In a small group of three, we travelled from Arusha through Dodoma to Iringa Region. Our trip took two days because we did not want to drive after night fall. The sight of trucks, villagers walking and cycling along the road with their cargoes was amazing.
My friends and I recently embarked on a five-day tour to Ruaha National Park located in the south of Tanzania, about 130 km west of Iringa. The park is a favourite to those who have visited a few parks.
In a small group of three, we travelled from Arusha through Dodoma to Iringa Region. Our trip took two days because we did not want to drive after night fall. The sight of trucks, villagers walking and cycling along the road with their cargoes was amazing. So travelling anywhere is often a slow journey – all the more time to enjoy the very scenic countryside. We passed through Mikumi National Park where we saw some few wildlife such as baboons, giraffes, zebras, and gazelles just off the highway.
It was very exciting. We arrived in Iringa around 2 in the afternoon the following day and after we had lunch, we contemplated on whether or not to make the drive to Ruaha along a paved road. It was already 3pm and we were told it could take up to three hours to reach the park and so we had no reservations. We had to either risk getting a place before dark or wait until the following day.
We looked for divine guidance and then felt confident to begin the adventurous journey. We were all up for the challenge.
We were looking for a camp in our guidebook called Tungamalenga that was supposed to be situated about 35 km outside the park. We must have missed the sign and when we were about 30 km from the park gate we saw another sign to a lodge, the Sifa Safari Campsite, not suggested in our book, but which advertised tented bandas, flush toilets and hot showers.
This enticed us to investigate as it was almost 6pm and getting close to dark. On entering the gate, we were met by the manager who showed us his banda lodgings.
The solar-powered banda is a tent structure on a cement foundation with thatched roofing overtops. The lodging included ‘full board’ (breakfast, lunch and dinner). Well, things just seemed to be turning out in our favour as the accommodation was more than expected and our stay was perfect.
Dinner was served in an open dining banda lighted by lanterns as the solar battery had run out of power. The manager picked us at our banda and escorted us to the dining lodge.
The evening meal of beef stroganoff, a noodle dish, and rice vegetable was amazing considering the manager had to bring in his staff to keep an eye on us, the only guests that night. The meal concluded with a campfire under a million stars.
Breakfast the next morning included eggs, toast, fresh fruit, a wonderful cinnamon roll and lots of coffee. The manager was a wonderful host and we all agreed that we would recommend this place to anyone.
By 8 am we embarked again on our adventure into the park and drove to the Ruaha River Lodge, a place we had read about in our guidebook and which was recommended. It was rather upmarket and we were offered a discount as we planned to stay only one night. We thought the previous night’s accommodation was special but this was even more so.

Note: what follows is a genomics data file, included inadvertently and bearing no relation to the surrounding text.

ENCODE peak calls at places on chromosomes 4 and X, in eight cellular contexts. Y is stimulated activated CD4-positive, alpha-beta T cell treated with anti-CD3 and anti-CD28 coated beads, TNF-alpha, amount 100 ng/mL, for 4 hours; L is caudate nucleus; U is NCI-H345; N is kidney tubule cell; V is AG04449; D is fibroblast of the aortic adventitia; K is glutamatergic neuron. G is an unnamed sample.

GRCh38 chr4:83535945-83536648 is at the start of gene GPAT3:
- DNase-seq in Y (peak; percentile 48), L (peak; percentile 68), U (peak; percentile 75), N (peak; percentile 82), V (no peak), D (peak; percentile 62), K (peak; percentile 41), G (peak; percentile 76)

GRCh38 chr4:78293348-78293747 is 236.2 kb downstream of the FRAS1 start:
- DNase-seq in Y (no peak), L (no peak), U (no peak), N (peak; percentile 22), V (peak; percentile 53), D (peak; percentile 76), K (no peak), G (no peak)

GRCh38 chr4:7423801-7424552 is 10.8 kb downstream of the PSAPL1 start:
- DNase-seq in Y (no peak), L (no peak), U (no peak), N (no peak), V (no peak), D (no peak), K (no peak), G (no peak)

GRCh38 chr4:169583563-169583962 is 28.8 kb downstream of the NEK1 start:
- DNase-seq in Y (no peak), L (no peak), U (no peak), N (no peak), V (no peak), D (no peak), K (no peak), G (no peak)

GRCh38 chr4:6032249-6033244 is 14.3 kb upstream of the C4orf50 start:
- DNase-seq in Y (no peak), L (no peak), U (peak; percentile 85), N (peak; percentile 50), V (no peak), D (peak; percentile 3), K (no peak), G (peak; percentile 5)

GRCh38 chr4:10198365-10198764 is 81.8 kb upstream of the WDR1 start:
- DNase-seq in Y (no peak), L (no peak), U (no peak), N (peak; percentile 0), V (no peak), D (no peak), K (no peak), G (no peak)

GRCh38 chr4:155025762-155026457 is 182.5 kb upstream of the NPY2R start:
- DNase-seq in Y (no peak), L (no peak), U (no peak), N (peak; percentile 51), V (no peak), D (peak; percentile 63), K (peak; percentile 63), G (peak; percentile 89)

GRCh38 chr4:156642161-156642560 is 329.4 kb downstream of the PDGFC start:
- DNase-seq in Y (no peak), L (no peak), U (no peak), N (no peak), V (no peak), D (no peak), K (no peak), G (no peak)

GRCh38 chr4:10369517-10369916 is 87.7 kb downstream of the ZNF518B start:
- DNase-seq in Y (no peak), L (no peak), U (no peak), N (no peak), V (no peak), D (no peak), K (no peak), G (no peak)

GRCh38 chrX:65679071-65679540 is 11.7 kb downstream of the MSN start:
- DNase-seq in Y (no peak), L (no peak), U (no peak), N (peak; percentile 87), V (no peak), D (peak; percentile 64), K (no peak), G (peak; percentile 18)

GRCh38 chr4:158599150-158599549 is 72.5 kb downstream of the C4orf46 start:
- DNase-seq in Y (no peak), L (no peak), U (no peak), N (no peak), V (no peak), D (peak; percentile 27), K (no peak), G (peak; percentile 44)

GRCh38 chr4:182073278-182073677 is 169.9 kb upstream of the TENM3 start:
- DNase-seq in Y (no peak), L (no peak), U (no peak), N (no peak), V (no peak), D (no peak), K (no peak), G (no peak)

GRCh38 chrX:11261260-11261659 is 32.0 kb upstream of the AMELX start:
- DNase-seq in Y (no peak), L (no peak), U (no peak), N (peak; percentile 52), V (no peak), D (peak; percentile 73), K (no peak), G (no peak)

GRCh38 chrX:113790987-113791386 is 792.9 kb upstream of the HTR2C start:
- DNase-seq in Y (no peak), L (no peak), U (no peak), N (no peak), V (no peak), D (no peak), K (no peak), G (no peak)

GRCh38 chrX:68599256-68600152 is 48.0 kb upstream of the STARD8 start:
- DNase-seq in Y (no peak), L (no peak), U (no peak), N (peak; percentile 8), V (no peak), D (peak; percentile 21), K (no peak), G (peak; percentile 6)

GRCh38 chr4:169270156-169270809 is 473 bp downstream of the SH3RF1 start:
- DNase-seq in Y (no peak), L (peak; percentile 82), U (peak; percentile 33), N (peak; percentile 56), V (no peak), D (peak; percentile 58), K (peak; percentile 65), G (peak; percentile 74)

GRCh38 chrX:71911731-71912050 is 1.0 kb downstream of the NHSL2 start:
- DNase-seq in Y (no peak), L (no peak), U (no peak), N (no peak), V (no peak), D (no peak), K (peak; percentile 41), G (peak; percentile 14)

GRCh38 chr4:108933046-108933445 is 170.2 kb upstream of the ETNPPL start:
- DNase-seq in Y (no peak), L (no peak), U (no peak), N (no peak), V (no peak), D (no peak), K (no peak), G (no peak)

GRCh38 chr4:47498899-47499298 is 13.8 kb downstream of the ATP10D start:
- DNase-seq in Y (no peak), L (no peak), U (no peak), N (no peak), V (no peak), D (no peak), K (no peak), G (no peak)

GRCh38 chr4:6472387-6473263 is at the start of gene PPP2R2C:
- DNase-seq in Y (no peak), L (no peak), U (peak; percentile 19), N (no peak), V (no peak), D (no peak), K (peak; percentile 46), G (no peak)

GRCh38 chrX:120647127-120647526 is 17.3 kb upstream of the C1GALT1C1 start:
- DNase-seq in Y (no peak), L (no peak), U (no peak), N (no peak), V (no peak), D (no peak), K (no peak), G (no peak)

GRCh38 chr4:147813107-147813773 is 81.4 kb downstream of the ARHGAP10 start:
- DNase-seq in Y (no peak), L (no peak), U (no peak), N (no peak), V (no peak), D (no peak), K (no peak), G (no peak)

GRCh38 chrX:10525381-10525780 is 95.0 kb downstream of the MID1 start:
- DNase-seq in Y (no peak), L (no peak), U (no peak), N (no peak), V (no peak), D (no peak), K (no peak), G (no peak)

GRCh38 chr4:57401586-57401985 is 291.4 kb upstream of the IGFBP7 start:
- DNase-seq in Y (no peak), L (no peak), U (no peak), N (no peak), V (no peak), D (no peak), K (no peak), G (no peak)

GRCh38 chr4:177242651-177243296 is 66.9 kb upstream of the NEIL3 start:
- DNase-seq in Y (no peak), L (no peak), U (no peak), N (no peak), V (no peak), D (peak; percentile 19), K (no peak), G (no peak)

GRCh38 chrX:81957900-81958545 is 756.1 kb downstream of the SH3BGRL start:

These bandas were more elaborate – built of stones with thatched roofs and lots of screened windows. They were very large with amazing bathrooms, hot showers, flush toilets, sitting areas and verandas overlooking the almost dried up river that was visited regularly by lions, elephants, gazelle, and baboons. Lunch, dinner, and breakfast here were served in an open dining area.
While we had lunch just after our arrival, our host pointed out to two lionesses lounging under a shade tree across the river; our first experience being so close enough.
After lunch, we booked a game drive. Our vehicle was an open truck with a guide and a driver. We felt confident having two experienced guides in the exposed vehicle.
Like the rest of our trip, to this point the safari did not disappoint. We saw an amazing variety of animals, birds, and plant life with wonderful commentary along the way. The pictures highlight many of the animals, but actually being there close up with wildlife in their natural habitat was a lifetime experience, especially driving within five feet of a male lion under a tree and within 20 feet of a family of elephants resting their young under a shade tree.
We saw giraffe, many gazelles, African buffalo, banded mongoose, zebras, lizards, baboons, warthogs, hippos, crocodiles and lots of birds.
The bonus was spotting a leopard resting in a tree close to his kill (a gazelle) which was hanging much farther up in the tree. This whole area was very dry, except near the river, but our guide told us that during the rainy season it is normally lush and green.
We look forward to coming back during the rainy season to see the contrast. It was over far too soon, and we returned just after 6:30 completely enthralled with our experience.
Like the night before, we were escorted to dinner and back to our bandas for our own safety as the animals roam around the campsite in the evenings. This time our escort was a Maasai warrior in full regalia, holding a spear in his hand. He spoke English very well and we discovered he was also a guide for this lodge – a versatile Maasai.
The next morning at breakfast, there was a buzz about a lioness that had roamed around the camp during the night. I had heard what I thought was an elephant close by, but it must have been the lioness. We then understood why we had been warned against leaving our bandas after night fall.